For the Ioniq 5 N, for example, the main goal in the development process was to control the battery temperature not to exceed 60℃, even in harsh driving conditions. After countless repetitions of fast charging and driving at the Mojave Driving Test Site, we were able to meet all the conflicting goals of efficient energy management and maximizing driving performance.
Efforts to improve performance also continue outside the Mojave Driving Test Center. The entire U.S. is the test stage for Hyundai Motor and Kia. Last year, researchers at the Mojave Driving Test Center spent about 10 weeks optimizing battery safety and thermal energy management for electric vehicles in various environments in the United States, including Death Valley, Minnesota, and Oregon.
The performance test of electric vehicles also includes the ‘high-speed cycle’ of course. The high-speed circuit, a 10.3-km-long oval three-lane track, simitated U.S. highways. It is the largest test site at the Mojave Driving Test Site, and can be tested at 200 km/h. As it is large, it takes 3 minutes to run a lap.
The new car undergoes a severe comprehensive endurance test on the high-speed main circuit. It repeats high-speed driving for an average of three months and measures the aging of the vehicle. At the same time, various tests are conducted, such as drive system performance, wind syllable evaluation, etc. It runs 30,000 miles (about 48,000 km) per vehicle, and you have to run more than 4,000 laps to pass the test.
The Mojave Driving Test Center also has a number of road surfaces to evaluate the performance of electric vehicles with batteries on the underside of the vehicle. Considering various external road environmental conditions, it is to evaluate the durability of the lower part of the vehicle on a total of 16 types of road surfaces, including fixed roads, long-roads, and off-road (rough roads).
The endurant test is so harsh that only 10,000 miles (about 16,000 km) will have the same effect as driving 100,000 miles (about 160,000 km) on a regular road. The torsion road surface, in particular, has made the situation that has a big impact on the actual battery and vehicle durability more harsh than it actually is. Hyundai Motor and Kia ensure extreme durability through about 500 driving tests here.
Durability of components that can withstand extreme environments
Hyundai Motor and Kia are using the hot weather at the Mojave driving test site to test how each part of the vehicle is affected by the heat. In the ‘Material Environment Sustainability Facility’, the effects of parts on solar and solar heat are measured. It lists numerous parts that make up a car, from bumpers, headlamps, exterior parts such as paint specimens, self-driving sensors, and internal parts such as dashboards and seats. To expose to extreme environments for a long time to see the deterioration of colors and materials.
Yoon Young-jun, an executive researcher of the Durability Test Team at Hyundai Motor & Kia American Institute of Technology, said, “The panels where the parts are displayed move according to the position of the sun and continue to look at the sun head-on during the day. As a result, we can verify durability up to 30 times faster than variant testing in other regions.” It’s about ensuring durability in extreme environments through harsh testing that allows you to soak the equivalent of annual amount of sunlight in just a few months.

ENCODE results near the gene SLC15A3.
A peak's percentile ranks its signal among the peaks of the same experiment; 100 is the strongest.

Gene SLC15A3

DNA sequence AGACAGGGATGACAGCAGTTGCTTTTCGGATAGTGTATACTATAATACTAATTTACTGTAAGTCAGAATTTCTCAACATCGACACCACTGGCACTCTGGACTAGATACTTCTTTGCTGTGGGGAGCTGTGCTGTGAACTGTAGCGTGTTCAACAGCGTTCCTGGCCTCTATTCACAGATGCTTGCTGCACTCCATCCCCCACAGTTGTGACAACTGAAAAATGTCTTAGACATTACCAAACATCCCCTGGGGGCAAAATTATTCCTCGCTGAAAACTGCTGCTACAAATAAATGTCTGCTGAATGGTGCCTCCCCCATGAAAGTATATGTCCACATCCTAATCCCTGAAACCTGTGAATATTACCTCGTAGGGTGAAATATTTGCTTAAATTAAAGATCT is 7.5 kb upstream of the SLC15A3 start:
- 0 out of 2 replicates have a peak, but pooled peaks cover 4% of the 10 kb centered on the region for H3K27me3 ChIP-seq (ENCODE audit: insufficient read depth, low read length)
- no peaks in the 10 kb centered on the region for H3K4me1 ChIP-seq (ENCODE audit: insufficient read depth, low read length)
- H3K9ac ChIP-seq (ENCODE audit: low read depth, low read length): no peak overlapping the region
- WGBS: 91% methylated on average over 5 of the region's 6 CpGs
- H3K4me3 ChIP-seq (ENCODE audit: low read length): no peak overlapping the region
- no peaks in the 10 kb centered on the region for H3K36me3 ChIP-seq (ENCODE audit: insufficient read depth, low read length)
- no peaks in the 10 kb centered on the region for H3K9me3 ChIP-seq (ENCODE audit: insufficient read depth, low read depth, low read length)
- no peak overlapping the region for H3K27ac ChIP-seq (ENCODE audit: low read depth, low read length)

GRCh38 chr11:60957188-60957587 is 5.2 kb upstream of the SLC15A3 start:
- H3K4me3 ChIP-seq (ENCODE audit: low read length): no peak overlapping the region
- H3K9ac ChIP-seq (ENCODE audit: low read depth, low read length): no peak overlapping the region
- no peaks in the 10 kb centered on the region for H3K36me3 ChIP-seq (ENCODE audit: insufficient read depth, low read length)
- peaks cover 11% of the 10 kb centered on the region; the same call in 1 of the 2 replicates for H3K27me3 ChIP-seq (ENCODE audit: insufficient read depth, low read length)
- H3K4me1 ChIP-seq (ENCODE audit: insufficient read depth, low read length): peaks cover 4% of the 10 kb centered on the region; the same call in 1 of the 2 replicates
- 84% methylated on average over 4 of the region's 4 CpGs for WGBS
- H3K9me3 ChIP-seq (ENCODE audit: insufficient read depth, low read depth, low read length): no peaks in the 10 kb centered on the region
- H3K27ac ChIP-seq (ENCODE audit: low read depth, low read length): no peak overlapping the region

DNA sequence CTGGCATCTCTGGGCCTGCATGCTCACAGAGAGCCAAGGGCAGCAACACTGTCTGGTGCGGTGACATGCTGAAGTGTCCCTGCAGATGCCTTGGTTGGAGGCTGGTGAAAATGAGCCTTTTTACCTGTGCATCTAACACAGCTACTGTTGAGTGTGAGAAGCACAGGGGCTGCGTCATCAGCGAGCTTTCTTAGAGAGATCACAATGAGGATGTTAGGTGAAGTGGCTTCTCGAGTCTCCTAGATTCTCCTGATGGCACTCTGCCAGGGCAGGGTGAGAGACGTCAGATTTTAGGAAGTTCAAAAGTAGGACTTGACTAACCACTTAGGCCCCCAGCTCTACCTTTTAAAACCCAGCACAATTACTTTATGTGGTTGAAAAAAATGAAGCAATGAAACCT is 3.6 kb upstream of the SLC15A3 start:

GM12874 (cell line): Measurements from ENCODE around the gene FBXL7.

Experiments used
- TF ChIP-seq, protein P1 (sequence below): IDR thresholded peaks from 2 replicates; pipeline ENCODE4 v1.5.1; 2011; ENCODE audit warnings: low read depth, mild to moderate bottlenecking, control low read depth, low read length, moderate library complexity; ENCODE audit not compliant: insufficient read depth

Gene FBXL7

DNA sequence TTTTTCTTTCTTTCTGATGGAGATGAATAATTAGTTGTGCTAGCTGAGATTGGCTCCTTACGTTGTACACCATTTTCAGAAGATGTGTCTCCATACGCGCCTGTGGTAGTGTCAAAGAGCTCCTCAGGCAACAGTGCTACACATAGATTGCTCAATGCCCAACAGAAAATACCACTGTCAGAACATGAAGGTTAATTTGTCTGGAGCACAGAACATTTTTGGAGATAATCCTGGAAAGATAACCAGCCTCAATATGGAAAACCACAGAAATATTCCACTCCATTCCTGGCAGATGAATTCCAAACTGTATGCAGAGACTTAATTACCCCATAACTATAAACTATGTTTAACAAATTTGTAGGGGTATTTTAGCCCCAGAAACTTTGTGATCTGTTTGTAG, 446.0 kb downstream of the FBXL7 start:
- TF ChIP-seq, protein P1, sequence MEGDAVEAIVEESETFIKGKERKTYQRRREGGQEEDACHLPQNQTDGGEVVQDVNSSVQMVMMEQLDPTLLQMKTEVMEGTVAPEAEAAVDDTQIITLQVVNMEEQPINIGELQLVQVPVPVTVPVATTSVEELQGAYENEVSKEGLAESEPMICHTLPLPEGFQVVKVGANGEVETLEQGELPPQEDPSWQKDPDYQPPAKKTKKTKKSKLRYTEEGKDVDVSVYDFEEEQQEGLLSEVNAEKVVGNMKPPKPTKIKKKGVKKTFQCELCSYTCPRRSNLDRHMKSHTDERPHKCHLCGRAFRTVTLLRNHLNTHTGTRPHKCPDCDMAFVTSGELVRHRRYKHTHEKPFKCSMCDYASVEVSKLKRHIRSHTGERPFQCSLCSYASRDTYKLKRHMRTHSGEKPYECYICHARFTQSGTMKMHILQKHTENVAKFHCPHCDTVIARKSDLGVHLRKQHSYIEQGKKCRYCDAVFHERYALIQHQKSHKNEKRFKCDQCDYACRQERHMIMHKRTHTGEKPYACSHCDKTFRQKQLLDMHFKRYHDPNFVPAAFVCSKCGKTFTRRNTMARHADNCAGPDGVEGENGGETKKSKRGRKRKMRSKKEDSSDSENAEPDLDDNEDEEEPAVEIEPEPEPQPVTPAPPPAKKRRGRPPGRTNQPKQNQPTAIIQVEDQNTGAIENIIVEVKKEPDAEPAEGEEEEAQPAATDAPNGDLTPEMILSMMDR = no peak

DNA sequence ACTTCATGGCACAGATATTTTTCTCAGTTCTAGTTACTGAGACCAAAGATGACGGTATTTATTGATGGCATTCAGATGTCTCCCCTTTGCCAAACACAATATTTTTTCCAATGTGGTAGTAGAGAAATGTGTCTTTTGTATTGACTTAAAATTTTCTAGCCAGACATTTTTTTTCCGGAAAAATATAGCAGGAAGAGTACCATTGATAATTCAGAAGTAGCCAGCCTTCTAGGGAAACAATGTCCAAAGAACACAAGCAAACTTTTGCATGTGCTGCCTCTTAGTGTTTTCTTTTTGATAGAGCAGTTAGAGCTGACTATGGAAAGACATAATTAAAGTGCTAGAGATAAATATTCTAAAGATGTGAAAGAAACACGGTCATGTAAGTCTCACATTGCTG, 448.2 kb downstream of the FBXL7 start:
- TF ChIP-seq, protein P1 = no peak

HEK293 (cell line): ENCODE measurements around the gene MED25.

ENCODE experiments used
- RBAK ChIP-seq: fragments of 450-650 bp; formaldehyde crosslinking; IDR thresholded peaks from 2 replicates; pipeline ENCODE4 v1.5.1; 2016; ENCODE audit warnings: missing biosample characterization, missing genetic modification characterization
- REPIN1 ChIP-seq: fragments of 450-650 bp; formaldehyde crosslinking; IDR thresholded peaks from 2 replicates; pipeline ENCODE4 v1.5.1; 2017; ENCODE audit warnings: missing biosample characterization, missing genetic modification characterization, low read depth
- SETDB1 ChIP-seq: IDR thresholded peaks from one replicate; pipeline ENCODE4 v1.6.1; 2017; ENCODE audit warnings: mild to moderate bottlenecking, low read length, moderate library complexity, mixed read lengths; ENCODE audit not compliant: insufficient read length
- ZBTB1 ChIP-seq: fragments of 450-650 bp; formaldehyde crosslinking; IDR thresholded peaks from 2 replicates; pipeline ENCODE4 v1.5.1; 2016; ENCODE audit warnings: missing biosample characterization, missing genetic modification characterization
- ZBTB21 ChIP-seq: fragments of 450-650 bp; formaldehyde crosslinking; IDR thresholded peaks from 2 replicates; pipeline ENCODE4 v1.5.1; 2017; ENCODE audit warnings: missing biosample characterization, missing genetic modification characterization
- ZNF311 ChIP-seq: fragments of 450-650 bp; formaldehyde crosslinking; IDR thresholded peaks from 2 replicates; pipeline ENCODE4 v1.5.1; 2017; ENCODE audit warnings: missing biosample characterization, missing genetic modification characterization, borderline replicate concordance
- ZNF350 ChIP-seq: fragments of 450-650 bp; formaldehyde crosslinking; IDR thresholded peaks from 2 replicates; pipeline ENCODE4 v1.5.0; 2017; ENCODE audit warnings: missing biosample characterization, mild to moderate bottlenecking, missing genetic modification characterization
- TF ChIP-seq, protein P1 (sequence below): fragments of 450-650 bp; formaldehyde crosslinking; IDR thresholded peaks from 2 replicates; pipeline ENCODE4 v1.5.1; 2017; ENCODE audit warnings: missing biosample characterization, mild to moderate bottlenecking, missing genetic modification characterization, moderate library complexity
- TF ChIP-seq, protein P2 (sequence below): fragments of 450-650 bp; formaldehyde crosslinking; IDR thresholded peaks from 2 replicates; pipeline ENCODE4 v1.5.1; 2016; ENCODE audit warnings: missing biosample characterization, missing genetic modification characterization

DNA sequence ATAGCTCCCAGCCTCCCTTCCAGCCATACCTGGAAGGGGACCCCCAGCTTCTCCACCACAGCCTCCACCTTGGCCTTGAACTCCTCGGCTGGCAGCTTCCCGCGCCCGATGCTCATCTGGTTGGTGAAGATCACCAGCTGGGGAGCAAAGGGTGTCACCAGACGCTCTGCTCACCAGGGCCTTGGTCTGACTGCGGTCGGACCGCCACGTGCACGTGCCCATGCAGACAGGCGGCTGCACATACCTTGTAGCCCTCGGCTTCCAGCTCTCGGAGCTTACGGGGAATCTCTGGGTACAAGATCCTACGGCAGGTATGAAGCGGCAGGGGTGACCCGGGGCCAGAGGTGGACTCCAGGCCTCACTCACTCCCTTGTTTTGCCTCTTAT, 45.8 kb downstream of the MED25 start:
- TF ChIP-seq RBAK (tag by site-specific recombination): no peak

A test to make a good running and quiet electric car
The importance of ‘Ride and Handling’ (R&H) in creating a well-run car is great. Researchers at the Mojave Driving Test Center are conducting tests in various sections such as ‘universal test route’, ‘ride reduction and noise test route’, and ‘handling test route’ to evaluate the ride comfort and handling of electric vehicles.
Handling testing helps ensure stable driving performance of vehicles in high, rugged U.S. terrain. With a total length of 5 km, it consists of a rapid curve section and an 8% slope hill, so you can intensively conduct a driving test of the limited situation, such as entering the corner at high speed and exiting at high speed again. This leads to the securing of stable driving performance even on domestic roads with many mountainous terrain.
In the 5.3km-long long plate test with a ramp of 2~12%, the climbing performance test of the driving system is mainly conducted. This is because it is the perfect condition for testing the high torque of electric vehicles. Researchers test the acceleration performance of electric vehicles by repeatedly stopping and departing vehicles at ramps.
Meanwhile, motor-powered electric vehicles have no engine noise, so external noise is more acc. Therefore, Hyundai Motor and Kia are focusing on reducing the noise generated in various road environments and driving conditions as much as possible. The ride and noise test at the Mojave Driving Test Center reproduces the environment of various real roads on U.S. roads. Roads in North America have a variety of paving techniques for each road, so we have applied various paving techniques throughout the entire section to reflect this.
And roads in North America are heavily coated with ‘slurry seals’ that allow asphalt roads to withstand for a long time, given the strong sun’s climate. Therefore, the surface of the road is rough, so there is a lot of residual vibration when driving. There is not a lot of noise in the driving environment, such as roads weathered by wind, rain, sun, etc., impact sounds when driving on broken asphalt roads, railroad crossings, and manhole covers.